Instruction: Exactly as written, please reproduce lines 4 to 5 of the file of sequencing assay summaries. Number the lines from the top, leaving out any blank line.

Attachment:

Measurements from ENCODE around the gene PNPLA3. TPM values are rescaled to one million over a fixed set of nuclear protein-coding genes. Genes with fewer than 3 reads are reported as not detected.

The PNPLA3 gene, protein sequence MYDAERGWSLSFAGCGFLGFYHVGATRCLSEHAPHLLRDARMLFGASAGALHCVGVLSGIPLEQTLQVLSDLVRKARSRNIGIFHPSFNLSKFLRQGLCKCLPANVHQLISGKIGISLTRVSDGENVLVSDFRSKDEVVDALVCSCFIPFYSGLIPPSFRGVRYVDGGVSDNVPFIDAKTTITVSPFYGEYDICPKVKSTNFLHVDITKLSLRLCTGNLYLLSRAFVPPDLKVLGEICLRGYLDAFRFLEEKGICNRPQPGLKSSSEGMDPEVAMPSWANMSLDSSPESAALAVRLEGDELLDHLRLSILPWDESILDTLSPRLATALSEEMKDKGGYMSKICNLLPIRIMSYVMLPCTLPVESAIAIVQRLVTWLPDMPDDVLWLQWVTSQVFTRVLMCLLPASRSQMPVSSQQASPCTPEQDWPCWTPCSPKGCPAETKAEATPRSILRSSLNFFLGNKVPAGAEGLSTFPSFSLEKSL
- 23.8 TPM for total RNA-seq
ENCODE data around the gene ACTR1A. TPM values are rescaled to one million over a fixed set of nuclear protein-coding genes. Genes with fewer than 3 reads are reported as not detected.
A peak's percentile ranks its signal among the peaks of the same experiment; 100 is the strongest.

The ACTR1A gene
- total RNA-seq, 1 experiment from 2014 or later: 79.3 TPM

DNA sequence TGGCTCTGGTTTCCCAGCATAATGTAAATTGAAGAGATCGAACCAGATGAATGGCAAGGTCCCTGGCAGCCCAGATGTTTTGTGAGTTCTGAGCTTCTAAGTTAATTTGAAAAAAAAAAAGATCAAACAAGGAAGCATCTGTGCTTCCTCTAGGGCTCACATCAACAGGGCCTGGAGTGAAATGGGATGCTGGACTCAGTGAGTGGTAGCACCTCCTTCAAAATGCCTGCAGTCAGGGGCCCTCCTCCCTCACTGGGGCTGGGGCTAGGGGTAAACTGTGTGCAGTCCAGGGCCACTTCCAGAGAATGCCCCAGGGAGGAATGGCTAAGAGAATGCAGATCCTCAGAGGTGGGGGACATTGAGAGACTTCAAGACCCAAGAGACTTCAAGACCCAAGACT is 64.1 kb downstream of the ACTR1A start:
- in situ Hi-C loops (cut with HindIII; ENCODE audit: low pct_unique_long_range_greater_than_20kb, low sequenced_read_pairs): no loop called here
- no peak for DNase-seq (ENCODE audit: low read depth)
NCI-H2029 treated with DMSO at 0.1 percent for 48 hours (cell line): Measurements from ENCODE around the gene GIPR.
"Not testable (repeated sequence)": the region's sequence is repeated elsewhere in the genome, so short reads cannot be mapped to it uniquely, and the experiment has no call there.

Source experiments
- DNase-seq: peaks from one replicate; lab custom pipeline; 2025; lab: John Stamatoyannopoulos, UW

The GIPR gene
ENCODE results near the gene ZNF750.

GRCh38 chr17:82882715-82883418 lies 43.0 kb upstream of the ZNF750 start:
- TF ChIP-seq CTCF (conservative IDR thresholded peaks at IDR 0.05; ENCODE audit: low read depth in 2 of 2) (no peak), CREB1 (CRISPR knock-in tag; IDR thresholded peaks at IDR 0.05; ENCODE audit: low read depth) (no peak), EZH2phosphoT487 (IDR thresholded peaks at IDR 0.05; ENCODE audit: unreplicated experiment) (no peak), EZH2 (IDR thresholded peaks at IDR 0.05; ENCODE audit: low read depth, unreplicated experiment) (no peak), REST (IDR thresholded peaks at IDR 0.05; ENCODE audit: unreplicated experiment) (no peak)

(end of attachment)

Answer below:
ENCODE data around the gene ACTR1A. TPM values are rescaled to one million over a fixed set of nuclear protein-coding genes. Genes with fewer than 3 reads are reported as not detected.
A peak's percentile ranks its signal among the peaks of the same experiment; 100 is the strongest.